Outlines of history: illustrated by numerous geographical and historical notes and maps: embracing: Part I.- Ancient history. Part II.- Modern history. Part III.- Outlines of the philosophy of history

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Ivison & Phinney, 1854 - 845 páginas
 

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Página 745 - And he shall speak great words against the Most High, and shall wear out the saints of the Most High, and think to change times and laws ; and they shall be given into his hand until a time and times and the dividing of time.
Página 338 - O ! how wretched Is that poor man that hangs on princes' favours. There is, betwixt that smile we would aspire to, That sweet aspect of princes, and their ruin, More pangs and fears than wars or women have ; And when he falls, he falls like Lucifer, Never to hope again.
Página 425 - Did no subverted empire mark his end ? Did rival monarchs give the fatal wound ? Or hostile millions press him to the ground. His fall was destined to a barren strand, A petty fortress, and a dubious hand ; He left the name, at which the world grew pale, To point a moral, or adorn a tale.
Página 68 - Is not this great Babylon, that I have built for the house of the kingdom by the might of my power, and for the honor of my majesty?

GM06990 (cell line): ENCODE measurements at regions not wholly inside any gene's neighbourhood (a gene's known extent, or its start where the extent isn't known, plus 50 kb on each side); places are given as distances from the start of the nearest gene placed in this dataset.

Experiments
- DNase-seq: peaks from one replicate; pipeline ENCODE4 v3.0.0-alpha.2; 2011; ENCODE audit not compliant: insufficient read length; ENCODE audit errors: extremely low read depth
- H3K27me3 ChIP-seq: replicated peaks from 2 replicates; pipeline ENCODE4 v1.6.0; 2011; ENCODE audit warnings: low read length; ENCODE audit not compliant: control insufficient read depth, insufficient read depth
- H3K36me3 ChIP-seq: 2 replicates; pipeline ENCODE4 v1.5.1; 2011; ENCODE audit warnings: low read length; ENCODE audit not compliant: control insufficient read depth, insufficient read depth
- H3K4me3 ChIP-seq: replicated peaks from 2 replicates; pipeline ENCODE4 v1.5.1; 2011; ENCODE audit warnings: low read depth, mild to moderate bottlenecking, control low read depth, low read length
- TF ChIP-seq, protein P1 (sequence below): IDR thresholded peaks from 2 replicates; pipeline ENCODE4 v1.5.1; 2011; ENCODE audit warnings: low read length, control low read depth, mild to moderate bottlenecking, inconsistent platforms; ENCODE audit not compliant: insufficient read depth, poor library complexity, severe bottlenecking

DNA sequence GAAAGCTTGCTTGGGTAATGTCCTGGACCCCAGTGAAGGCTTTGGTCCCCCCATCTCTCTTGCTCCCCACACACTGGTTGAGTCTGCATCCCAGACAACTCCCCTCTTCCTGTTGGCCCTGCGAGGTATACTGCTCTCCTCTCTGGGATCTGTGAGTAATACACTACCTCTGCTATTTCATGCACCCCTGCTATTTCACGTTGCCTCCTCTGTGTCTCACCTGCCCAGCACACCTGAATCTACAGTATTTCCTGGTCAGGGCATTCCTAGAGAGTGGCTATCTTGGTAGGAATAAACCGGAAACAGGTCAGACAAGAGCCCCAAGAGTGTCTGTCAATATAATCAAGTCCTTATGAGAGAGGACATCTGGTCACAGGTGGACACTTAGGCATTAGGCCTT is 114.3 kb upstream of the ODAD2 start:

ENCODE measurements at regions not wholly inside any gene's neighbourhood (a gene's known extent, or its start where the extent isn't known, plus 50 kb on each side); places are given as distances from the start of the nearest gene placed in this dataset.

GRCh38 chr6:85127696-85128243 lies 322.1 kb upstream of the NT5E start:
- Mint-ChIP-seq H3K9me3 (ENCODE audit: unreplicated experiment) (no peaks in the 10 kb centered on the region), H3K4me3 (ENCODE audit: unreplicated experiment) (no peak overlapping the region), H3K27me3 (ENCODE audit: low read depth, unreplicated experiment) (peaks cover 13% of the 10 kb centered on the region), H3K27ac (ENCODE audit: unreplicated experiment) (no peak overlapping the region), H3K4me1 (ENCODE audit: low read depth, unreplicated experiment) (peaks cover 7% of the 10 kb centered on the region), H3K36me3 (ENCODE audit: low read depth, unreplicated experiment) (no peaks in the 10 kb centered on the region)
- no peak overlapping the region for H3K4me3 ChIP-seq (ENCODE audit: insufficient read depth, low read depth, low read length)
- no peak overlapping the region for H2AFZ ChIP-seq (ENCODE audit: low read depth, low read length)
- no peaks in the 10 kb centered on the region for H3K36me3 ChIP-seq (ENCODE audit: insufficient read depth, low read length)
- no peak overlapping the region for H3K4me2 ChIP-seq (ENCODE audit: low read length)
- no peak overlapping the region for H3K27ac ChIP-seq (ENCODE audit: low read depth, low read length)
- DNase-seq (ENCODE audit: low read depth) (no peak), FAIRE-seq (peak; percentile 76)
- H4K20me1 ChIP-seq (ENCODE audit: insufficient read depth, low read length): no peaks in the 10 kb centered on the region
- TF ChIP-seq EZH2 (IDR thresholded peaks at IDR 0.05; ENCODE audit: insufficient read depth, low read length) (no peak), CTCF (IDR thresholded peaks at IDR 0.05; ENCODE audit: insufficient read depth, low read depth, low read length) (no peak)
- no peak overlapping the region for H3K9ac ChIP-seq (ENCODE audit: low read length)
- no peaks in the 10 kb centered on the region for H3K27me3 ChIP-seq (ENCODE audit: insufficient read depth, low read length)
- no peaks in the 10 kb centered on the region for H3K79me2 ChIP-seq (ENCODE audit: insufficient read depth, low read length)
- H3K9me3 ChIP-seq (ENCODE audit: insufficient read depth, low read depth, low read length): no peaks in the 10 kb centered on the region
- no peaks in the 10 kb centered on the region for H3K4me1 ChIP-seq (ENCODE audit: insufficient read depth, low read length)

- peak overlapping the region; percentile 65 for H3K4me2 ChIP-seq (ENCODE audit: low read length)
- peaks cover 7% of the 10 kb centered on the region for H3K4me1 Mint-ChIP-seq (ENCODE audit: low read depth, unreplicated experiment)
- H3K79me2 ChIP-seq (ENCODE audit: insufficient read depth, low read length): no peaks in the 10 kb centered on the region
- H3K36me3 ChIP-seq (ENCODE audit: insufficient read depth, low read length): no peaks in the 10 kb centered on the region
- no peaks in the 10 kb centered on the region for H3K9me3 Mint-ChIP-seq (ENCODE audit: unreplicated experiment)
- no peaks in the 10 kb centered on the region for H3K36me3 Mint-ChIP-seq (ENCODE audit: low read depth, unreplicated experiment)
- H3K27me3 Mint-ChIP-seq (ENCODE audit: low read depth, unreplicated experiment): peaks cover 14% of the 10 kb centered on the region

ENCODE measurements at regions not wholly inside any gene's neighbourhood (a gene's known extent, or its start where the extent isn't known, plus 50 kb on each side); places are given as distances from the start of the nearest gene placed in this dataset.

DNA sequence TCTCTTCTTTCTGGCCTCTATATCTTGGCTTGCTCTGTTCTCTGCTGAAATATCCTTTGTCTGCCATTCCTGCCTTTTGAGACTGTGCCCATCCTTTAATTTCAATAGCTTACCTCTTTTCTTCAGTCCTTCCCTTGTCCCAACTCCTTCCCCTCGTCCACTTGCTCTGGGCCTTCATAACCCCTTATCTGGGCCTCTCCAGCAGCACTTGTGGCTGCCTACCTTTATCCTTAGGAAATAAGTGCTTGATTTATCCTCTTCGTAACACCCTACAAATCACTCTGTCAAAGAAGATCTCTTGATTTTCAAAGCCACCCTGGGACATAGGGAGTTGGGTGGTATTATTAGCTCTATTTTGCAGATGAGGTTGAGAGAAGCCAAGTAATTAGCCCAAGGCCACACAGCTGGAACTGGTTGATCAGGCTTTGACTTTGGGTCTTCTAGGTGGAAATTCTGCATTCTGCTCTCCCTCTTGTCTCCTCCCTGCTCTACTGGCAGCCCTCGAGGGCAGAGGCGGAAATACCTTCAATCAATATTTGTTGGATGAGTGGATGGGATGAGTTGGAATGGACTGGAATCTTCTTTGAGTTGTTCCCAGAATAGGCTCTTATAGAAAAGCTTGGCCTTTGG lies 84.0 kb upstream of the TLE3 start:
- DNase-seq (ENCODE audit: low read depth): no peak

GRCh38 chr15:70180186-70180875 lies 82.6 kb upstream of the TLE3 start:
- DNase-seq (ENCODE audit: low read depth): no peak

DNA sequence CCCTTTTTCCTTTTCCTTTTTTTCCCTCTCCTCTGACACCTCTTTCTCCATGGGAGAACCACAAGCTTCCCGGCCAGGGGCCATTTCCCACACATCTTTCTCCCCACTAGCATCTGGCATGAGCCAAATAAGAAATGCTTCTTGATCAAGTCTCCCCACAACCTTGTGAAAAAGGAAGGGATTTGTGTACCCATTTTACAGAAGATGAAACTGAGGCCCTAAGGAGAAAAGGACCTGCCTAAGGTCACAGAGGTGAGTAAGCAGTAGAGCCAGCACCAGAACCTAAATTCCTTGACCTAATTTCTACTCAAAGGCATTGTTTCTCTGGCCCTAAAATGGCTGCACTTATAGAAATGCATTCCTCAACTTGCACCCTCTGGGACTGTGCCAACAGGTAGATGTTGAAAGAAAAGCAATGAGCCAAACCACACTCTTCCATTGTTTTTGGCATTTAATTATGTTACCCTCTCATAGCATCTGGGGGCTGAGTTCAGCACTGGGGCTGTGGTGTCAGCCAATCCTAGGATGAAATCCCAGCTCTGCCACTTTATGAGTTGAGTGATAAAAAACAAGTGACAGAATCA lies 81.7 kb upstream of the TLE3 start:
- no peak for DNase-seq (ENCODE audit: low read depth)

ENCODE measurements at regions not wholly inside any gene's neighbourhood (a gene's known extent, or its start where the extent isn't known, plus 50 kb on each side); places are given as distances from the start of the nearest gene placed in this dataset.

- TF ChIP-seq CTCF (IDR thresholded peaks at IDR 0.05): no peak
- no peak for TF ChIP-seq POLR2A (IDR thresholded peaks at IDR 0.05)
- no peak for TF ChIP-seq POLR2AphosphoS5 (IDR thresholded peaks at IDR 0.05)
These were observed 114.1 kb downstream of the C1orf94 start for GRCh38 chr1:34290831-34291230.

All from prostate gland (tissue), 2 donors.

Página 338 - This many summers in a sea of glory, But far beyond my depth: my high-blown pride At length broke under me, and now has left me, Weary and old with service, to the mercy Of a rude stream that must for ever hide me.
Página 425 - Condemned a needy supplicant to wait, While ladies interpose, and slaves debate. But did not chance at length her error mend? Did no subverted empire mark his end? Did rival monarchs give the fatal wound? Or hostile millions press him to the ground? His fall was...
Página 744 - After this I saw in the night visions, and behold, a fourth beast, dreadful, and terrible, and strong exceedingly, and it had great iron teeth: it devoured and brake in pieces, and stamped the residue with the feet of it; and it was diverse from all the beasts that were before it, and it had ten horns.
Página 339 - Love thyself last: cherish those hearts that hate thee; Corruption wins not more than honesty. Still in thy right hand carry gentle peace, To silence envious tongues. Be just, and fear not. Let all the ends thou aim'st at be thy country's, Thy God's, and truth's; then if thou fall'st, O Cromwell, Thou fall'st a blessed martyr!
Página 771 - Rome! my country! city of the soul! The orphans of the heart must turn to thee, Lone mother of dead empires! and control In their shut breasts their petty misery. What are our woes and sufferance ? Come and see The cypress, hear the owl, and plod your way O'er steps of broken thrones and temples, Ye! Whose agonies are evils of a day— A world is at our feet as fragile as our clay.
Página 498 - Not a drum was heard, not a funeral note, As his corse to the rampart we hurried ; Not a soldier discharged his farewell shot O'er the grave where our hero we buried. We buried him darkly at dead of night, The sods with our bayonets turning ; By the struggling moonbeam's misty light And the lantern dimly burning. No useless coffin enclosed his breast...

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